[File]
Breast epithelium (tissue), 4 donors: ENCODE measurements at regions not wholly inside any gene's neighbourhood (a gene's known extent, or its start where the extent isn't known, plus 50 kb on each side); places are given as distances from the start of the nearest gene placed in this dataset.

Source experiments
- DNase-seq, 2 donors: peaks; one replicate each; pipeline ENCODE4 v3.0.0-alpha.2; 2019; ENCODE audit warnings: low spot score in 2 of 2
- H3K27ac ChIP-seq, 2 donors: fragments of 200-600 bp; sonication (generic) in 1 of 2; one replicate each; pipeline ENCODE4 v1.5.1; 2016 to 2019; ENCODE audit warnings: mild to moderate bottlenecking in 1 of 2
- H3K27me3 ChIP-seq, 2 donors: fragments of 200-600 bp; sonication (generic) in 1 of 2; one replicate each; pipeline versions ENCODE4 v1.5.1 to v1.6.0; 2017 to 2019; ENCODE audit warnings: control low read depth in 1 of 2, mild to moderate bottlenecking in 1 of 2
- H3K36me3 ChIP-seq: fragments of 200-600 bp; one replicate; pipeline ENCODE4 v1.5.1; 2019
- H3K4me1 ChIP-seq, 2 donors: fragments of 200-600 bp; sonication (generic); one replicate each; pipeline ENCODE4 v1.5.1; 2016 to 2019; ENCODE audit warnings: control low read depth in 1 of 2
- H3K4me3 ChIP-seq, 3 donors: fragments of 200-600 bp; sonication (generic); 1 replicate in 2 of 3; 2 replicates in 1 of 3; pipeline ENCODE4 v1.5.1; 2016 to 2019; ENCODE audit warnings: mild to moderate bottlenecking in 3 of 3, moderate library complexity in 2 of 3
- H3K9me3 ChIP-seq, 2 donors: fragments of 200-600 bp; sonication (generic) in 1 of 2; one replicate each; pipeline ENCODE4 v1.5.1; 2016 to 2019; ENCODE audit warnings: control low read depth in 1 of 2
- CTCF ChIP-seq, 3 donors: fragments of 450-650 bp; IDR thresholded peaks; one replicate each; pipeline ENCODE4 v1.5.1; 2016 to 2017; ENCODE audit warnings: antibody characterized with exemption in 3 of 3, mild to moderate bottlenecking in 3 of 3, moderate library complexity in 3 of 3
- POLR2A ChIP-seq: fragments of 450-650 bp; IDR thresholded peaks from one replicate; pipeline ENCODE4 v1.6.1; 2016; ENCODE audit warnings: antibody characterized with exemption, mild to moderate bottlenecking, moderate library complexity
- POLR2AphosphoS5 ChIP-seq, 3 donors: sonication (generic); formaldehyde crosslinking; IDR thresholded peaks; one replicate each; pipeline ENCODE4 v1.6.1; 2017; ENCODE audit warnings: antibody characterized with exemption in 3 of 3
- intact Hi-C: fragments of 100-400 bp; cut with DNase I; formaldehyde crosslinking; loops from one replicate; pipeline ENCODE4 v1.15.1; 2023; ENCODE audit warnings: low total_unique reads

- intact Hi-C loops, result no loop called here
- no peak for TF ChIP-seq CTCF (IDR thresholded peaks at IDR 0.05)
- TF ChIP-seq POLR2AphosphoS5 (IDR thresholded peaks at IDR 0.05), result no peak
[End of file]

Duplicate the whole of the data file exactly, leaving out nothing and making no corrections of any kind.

Breast epithelium (tissue), 4 donors: ENCODE measurements at regions not wholly inside any gene's neighbourhood (a gene's known extent, or its start where the extent isn't known, plus 50 kb on each side); places are given as distances from the start of the nearest gene placed in this dataset.

Source experiments
- DNase-seq, 2 donors: peaks; one replicate each; pipeline ENCODE4 v3.0.0-alpha.2; 2019; ENCODE audit warnings: low spot score in 2 of 2
- H3K27ac ChIP-seq, 2 donors: fragments of 200-600 bp; sonication (generic) in 1 of 2; one replicate each; pipeline ENCODE4 v1.5.1; 2016 to 2019; ENCODE audit warnings: mild to moderate bottlenecking in 1 of 2
- H3K27me3 ChIP-seq, 2 donors: fragments of 200-600 bp; sonication (generic) in 1 of 2; one replicate each; pipeline versions ENCODE4 v1.5.1 to v1.6.0; 2017 to 2019; ENCODE audit warnings: control low read depth in 1 of 2, mild to moderate bottlenecking in 1 of 2
- H3K36me3 ChIP-seq: fragments of 200-600 bp; one replicate; pipeline ENCODE4 v1.5.1; 2019
- H3K4me1 ChIP-seq, 2 donors: fragments of 200-600 bp; sonication (generic); one replicate each; pipeline ENCODE4 v1.5.1; 2016 to 2019; ENCODE audit warnings: control low read depth in 1 of 2
- H3K4me3 ChIP-seq, 3 donors: fragments of 200-600 bp; sonication (generic); 1 replicate in 2 of 3; 2 replicates in 1 of 3; pipeline ENCODE4 v1.5.1; 2016 to 2019; ENCODE audit warnings: mild to moderate bottlenecking in 3 of 3, moderate library complexity in 2 of 3
- H3K9me3 ChIP-seq, 2 donors: fragments of 200-600 bp; sonication (generic) in 1 of 2; one replicate each; pipeline ENCODE4 v1.5.1; 2016 to 2019; ENCODE audit warnings: control low read depth in 1 of 2
- CTCF ChIP-seq, 3 donors: fragments of 450-650 bp; IDR thresholded peaks; one replicate each; pipeline ENCODE4 v1.5.1; 2016 to 2017; ENCODE audit warnings: antibody characterized with exemption in 3 of 3, mild to moderate bottlenecking in 3 of 3, moderate library complexity in 3 of 3
- POLR2A ChIP-seq: fragments of 450-650 bp; IDR thresholded peaks from one replicate; pipeline ENCODE4 v1.6.1; 2016; ENCODE audit warnings: antibody characterized with exemption, mild to moderate bottlenecking, moderate library complexity
- POLR2AphosphoS5 ChIP-seq, 3 donors: sonication (generic); formaldehyde crosslinking; IDR thresholded peaks; one replicate each; pipeline ENCODE4 v1.6.1; 2017; ENCODE audit warnings: antibody characterized with exemption in 3 of 3
- intact Hi-C: fragments of 100-400 bp; cut with DNase I; formaldehyde crosslinking; loops from one replicate; pipeline ENCODE4 v1.15.1; 2023; ENCODE audit warnings: low total_unique reads

- intact Hi-C loops, result no loop called here
- no peak for TF ChIP-seq CTCF (IDR thresholded peaks at IDR 0.05)
- TF ChIP-seq POLR2AphosphoS5 (IDR thresholded peaks at IDR 0.05), result no peak